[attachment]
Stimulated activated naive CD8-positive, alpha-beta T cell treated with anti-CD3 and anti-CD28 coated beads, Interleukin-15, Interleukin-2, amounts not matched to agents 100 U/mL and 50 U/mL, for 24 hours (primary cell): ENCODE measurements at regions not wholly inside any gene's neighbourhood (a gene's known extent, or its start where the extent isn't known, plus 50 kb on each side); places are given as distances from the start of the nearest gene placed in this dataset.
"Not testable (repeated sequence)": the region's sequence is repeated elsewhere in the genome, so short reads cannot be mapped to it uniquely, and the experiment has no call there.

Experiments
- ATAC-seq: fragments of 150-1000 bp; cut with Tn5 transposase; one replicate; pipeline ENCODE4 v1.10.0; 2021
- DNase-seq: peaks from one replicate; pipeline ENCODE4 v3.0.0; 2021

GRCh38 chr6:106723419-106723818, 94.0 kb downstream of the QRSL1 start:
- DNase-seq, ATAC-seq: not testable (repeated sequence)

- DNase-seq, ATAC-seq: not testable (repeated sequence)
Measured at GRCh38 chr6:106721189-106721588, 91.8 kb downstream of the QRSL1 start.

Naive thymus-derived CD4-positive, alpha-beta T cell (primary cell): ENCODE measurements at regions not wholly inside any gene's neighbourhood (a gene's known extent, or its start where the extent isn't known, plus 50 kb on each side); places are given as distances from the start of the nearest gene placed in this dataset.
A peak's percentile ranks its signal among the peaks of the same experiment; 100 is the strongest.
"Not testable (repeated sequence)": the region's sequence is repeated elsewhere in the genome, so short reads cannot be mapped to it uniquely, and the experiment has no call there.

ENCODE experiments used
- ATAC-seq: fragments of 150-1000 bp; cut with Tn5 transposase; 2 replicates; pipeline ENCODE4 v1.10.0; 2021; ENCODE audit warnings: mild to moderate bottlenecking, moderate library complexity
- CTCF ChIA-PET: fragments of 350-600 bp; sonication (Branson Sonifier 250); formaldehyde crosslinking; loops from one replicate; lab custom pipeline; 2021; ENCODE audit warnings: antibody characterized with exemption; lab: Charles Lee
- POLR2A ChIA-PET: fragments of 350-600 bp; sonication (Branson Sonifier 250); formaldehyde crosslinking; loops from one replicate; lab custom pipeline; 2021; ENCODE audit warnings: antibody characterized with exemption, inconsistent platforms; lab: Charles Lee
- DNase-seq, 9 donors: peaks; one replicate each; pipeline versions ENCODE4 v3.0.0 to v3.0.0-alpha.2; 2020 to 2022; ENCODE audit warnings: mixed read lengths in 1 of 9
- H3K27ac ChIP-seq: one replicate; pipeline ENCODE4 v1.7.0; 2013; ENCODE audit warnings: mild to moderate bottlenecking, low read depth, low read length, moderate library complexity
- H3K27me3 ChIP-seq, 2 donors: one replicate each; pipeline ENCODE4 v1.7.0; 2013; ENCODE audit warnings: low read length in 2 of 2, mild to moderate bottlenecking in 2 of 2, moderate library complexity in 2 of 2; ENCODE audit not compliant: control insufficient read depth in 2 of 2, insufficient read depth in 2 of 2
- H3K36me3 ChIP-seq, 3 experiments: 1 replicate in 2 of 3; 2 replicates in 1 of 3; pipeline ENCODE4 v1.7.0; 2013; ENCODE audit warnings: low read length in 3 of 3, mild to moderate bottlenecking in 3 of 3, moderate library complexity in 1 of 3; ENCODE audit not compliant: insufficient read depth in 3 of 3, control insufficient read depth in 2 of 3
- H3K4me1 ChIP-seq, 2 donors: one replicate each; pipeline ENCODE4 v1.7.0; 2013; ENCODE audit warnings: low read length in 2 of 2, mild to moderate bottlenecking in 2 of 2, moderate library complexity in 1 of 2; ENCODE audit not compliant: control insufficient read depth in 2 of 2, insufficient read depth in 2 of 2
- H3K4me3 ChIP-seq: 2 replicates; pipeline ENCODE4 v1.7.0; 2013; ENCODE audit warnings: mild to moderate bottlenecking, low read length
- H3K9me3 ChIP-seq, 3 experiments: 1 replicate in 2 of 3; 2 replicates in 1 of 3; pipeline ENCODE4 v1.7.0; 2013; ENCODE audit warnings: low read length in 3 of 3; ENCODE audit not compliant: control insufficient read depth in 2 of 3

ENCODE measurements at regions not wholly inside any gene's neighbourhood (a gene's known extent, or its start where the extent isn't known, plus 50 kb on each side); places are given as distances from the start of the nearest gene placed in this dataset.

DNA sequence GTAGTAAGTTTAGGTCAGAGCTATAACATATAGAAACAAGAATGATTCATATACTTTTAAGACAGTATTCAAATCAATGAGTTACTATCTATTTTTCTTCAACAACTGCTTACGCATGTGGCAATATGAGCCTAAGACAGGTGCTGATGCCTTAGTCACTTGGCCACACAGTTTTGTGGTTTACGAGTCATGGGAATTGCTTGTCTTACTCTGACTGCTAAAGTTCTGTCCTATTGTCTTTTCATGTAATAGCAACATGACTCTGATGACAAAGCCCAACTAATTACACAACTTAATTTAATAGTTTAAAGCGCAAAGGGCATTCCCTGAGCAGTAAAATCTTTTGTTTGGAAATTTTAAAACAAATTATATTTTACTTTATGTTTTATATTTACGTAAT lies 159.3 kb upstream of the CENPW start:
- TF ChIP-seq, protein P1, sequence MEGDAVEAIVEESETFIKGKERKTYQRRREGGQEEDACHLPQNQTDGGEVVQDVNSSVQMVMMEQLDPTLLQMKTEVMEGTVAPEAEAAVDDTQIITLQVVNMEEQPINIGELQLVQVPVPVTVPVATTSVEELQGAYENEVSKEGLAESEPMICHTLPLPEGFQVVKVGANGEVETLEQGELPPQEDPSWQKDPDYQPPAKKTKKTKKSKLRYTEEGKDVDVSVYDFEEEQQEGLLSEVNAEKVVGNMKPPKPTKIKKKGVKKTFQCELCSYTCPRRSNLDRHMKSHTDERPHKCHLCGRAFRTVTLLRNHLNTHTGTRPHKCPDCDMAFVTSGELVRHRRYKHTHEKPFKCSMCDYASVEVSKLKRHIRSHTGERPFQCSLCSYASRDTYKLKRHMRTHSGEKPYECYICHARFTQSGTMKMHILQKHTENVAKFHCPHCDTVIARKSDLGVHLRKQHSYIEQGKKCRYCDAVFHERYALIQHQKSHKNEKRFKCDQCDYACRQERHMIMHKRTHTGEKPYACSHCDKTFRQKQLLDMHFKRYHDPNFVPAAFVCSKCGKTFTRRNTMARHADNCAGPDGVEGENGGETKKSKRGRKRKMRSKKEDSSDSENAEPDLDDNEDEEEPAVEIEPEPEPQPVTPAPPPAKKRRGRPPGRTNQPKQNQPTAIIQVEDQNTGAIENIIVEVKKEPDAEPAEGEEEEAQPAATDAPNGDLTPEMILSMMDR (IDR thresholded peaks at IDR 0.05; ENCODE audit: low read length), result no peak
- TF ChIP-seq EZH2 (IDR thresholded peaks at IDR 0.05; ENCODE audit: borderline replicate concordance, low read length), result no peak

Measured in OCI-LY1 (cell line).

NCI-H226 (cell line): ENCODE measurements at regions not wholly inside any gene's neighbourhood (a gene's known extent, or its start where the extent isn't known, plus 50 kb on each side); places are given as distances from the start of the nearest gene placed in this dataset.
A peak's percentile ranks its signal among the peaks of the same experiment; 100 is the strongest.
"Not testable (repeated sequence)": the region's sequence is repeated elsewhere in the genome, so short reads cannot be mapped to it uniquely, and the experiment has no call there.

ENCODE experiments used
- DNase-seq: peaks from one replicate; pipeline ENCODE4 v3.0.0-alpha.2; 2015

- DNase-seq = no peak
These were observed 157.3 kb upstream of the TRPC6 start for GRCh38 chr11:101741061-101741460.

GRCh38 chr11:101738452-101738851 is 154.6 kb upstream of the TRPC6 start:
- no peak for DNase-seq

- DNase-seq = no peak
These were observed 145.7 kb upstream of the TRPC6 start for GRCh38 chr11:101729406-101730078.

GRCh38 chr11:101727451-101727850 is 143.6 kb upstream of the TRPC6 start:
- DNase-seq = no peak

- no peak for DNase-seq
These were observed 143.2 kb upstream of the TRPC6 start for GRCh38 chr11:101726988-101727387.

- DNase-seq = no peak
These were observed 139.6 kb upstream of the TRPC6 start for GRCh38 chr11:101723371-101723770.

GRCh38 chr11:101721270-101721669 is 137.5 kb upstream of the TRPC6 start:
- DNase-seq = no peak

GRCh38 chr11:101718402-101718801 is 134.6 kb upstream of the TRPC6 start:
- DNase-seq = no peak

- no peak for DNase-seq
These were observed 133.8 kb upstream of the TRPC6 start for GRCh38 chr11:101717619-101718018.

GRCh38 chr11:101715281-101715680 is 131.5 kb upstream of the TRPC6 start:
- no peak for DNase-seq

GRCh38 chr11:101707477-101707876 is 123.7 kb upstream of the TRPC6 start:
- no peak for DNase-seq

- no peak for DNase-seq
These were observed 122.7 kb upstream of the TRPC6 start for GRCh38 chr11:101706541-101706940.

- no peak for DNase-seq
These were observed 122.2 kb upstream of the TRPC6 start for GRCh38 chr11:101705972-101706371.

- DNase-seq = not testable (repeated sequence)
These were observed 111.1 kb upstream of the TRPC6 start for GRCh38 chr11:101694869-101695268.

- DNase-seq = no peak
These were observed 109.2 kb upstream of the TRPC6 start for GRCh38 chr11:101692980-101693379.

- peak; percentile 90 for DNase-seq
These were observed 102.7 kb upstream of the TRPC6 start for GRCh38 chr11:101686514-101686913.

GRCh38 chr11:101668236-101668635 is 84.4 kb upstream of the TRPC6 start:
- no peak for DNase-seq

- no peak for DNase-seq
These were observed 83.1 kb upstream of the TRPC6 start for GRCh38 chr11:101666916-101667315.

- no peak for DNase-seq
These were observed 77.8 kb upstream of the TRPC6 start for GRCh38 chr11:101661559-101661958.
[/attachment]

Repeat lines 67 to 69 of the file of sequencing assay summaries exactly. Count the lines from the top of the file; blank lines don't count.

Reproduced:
- no peak for DNase-seq

- no peak for DNase-seq
These were observed 83.1 kb upstream of the TRPC6 start for GRCh38 chr11:101666916-101667315.